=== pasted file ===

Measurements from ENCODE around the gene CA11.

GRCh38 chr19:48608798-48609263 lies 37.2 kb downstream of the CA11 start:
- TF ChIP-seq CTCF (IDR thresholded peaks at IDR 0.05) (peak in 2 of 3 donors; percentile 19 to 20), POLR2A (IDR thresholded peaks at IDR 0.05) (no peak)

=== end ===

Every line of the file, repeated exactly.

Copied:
Measurements from ENCODE around the gene CA11.

GRCh38 chr19:48608798-48609263 lies 37.2 kb downstream of the CA11 start:
- TF ChIP-seq CTCF (IDR thresholded peaks at IDR 0.05) (peak in 2 of 3 donors; percentile 19 to 20), POLR2A (IDR thresholded peaks at IDR 0.05) (no peak)